February inflation 8.3 percent
Analysts had forecast inflation of 8.1 percent.
Month on month, consumer prices increased by 1.1 percent in February.
Fuel and food prices were the main drivers of inflation. Food prices increased by an annual 11.3 percent, vehicle fuel prices by 18.7 percent, while alcoholic beverages and tobacco prices rose by 8.2 percent.
The National Bank of Hungary food and industrial goods prices drove the February data, while core inflation was fueled by processed food, industrial goods and services. Fuel prices contributed 1.3 percentage points to headline inflation, the analysis shows.
The NBH pointed to a “higher pace of repricing”, driven by higher global commodity and energy prices manifesting “quickly and across a wide range of product groups”.
It noted that a temporary government rollback of prices for some staples from February had “restrained the increase in food prices”.
The NBH’s measure of core inflation excluding indirect tax effects rose to 8.1 percent in February from 7.4 percent in the previous month.
The NBH said the indicators measuring households’ inflation expectations “showed unusually high volatility”.
Meanwhile, Marton Nagy, the prime minister’s chief economic advisor, told MTI that government price caps had reduced headline inflation by 3-4 percentage points.
Nagy said Hungary’s February inflation was “mid-field” among European Union member states. Prices rose at a faster clip in Lithuania, Estonia, Belgium and Latvia, and CPI is expected to be over Hungary’s in Poland and the Czech Republic, too, he added.
He said the impact of government price caps on food and vehicle fuel become more pronounced in February and March as global energy and grain prices rose. He estimated that Hungary’s regulated utilities price scheme for households cut headline CPI by 1.5-2 percentage points, while temporary caps on vehicle fuel prices and some staple foods shaved off “close to 1 percentage point” and 0.8-1.0 percentage point, respectively.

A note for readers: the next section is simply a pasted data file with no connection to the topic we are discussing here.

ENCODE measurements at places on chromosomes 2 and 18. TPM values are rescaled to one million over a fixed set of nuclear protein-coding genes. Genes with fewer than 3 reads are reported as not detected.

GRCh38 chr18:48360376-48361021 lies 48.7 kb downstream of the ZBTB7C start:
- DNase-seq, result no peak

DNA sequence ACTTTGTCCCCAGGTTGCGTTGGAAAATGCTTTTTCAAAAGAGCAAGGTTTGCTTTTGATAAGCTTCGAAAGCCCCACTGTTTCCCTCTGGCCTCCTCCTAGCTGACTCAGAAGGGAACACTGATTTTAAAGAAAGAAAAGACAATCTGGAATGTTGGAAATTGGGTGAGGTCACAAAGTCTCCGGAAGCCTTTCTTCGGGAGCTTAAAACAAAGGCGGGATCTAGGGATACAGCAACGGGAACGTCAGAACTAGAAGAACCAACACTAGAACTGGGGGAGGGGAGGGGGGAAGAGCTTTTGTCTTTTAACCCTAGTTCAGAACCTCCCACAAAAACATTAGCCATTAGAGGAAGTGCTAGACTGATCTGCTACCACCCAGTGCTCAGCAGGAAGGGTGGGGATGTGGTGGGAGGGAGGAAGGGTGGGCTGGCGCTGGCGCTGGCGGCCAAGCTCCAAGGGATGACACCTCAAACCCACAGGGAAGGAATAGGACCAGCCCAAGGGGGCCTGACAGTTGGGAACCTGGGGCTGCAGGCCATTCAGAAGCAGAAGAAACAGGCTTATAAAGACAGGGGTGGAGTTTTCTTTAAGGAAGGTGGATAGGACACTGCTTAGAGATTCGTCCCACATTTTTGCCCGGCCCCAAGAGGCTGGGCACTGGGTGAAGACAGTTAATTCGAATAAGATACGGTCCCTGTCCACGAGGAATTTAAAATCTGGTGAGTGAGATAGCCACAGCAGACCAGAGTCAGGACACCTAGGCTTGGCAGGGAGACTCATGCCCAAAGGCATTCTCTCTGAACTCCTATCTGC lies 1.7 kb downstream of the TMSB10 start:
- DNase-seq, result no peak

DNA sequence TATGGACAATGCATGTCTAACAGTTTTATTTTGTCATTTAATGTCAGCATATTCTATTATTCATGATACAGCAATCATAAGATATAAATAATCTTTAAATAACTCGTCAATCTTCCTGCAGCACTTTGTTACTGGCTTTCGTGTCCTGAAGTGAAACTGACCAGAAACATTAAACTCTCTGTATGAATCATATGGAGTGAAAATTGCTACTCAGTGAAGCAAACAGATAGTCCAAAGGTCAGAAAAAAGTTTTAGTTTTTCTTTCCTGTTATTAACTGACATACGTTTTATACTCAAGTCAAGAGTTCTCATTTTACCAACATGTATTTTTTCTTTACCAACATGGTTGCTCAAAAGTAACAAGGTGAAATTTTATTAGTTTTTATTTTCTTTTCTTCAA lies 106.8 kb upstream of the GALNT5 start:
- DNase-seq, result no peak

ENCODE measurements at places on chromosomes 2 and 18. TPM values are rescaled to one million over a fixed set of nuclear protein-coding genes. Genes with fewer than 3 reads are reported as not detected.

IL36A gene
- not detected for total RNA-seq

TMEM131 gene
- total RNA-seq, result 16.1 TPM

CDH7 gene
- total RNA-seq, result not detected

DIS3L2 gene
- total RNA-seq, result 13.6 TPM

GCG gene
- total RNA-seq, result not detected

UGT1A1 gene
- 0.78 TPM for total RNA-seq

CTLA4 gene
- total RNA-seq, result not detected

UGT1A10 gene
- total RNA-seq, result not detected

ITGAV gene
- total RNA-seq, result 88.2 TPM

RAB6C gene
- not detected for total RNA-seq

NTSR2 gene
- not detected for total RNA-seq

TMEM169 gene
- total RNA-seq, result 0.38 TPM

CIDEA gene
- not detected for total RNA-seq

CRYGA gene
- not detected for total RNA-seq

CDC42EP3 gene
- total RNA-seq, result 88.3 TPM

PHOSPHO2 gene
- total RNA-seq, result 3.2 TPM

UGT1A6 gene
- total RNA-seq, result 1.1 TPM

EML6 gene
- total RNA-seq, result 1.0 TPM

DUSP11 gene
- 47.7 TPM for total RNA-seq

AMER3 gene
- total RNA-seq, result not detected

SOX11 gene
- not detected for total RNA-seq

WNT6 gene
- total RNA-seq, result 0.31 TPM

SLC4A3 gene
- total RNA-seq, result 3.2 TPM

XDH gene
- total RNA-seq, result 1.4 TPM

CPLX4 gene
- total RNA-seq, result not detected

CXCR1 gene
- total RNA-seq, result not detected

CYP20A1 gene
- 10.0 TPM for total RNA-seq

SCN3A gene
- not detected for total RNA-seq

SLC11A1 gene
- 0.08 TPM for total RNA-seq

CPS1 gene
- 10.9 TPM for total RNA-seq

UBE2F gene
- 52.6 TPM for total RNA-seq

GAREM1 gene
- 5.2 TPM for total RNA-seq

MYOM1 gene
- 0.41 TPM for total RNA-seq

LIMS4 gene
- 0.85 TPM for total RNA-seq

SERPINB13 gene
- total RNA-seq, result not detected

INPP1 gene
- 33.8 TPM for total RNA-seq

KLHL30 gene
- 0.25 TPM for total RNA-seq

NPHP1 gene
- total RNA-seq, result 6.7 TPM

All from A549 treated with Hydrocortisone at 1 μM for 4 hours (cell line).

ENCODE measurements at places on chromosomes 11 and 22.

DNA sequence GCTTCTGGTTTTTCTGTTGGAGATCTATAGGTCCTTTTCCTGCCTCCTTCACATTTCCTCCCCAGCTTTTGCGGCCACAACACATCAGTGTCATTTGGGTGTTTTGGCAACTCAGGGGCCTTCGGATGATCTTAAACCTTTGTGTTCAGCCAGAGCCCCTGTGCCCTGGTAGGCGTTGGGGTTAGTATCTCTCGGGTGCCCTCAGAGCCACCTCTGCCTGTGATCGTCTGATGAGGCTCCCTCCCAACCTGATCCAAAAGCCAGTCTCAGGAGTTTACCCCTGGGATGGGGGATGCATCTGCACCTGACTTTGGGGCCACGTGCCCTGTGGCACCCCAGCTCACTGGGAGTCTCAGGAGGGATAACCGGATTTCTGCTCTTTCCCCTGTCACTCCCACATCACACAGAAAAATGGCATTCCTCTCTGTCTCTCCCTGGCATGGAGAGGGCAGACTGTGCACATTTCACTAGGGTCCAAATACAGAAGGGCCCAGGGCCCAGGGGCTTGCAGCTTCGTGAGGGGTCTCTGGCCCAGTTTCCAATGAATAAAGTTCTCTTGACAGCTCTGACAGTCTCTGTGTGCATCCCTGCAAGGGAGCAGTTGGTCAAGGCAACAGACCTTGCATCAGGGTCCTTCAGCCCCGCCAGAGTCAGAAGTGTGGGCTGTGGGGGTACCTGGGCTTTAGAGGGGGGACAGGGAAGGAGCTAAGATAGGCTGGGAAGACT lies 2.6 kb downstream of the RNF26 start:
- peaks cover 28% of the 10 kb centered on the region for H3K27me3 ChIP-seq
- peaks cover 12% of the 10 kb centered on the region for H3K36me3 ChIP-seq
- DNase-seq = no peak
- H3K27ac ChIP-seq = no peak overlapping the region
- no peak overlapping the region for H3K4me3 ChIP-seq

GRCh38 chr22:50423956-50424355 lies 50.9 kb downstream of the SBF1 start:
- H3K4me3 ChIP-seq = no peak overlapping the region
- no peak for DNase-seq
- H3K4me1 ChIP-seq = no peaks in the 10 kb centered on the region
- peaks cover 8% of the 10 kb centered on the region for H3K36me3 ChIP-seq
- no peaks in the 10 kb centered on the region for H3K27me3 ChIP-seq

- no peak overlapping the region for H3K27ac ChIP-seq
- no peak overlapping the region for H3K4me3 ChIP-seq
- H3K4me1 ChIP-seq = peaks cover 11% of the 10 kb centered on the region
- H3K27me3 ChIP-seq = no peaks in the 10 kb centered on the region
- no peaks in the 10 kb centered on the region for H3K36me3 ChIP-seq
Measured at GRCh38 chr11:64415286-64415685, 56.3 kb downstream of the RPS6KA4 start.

He warned that sanctions on Russia could translate as a “significant loss” for the Hungarian economy, raising energy and food prices further.
Peter Virovacz of ING Bank noted more than two-thirds of the consumer basket in February already exceeded the annual rate of price increases by 5 percent, and core inflation jumped from 5.3 percent to 8.1 percent in three months alone, the highest level since the autumn of 2001.
Notwithstanding government caps of fuel and some basic food prices in early February, headline inflation failed to slow, he said. Indeed, annual food inflation quickened, he said, adding that without price controls, the inflation rate would likely enter double digits in early to mid-May, he said.
Virovacz reckoned that the central bank’s cycle of interest rate hikes would continue in the coming months, with the effective base rate rising to 8 percent by the middle of the year, depending on the course of the Ukrainian war.
Gabor Regos of Szazadveg said that whereas Hungarian inflation is above the EU average, it was well below Estonia’s 12.4 percent rate or Lithuania’s 13.9 percent, and government price caps on basic foods in February had played a role in holding back inflation by a few tenths of a percentage point.
Gergely Suppan of Takarekbank said food prices galloping faster than expected was mainly behind the headline figure, though price caps for some foods had succeeded in holding them back somewhat. The war would be a determining factor in the inflation and growth outlook, he said, adding that its impact was as yet unknown. Takarekbank, he said, has raised its inflation forecast for this year to 7.5 percent, citing broader and steeper price increases than expected as well as global shortages of raw materials and the global energy crisis.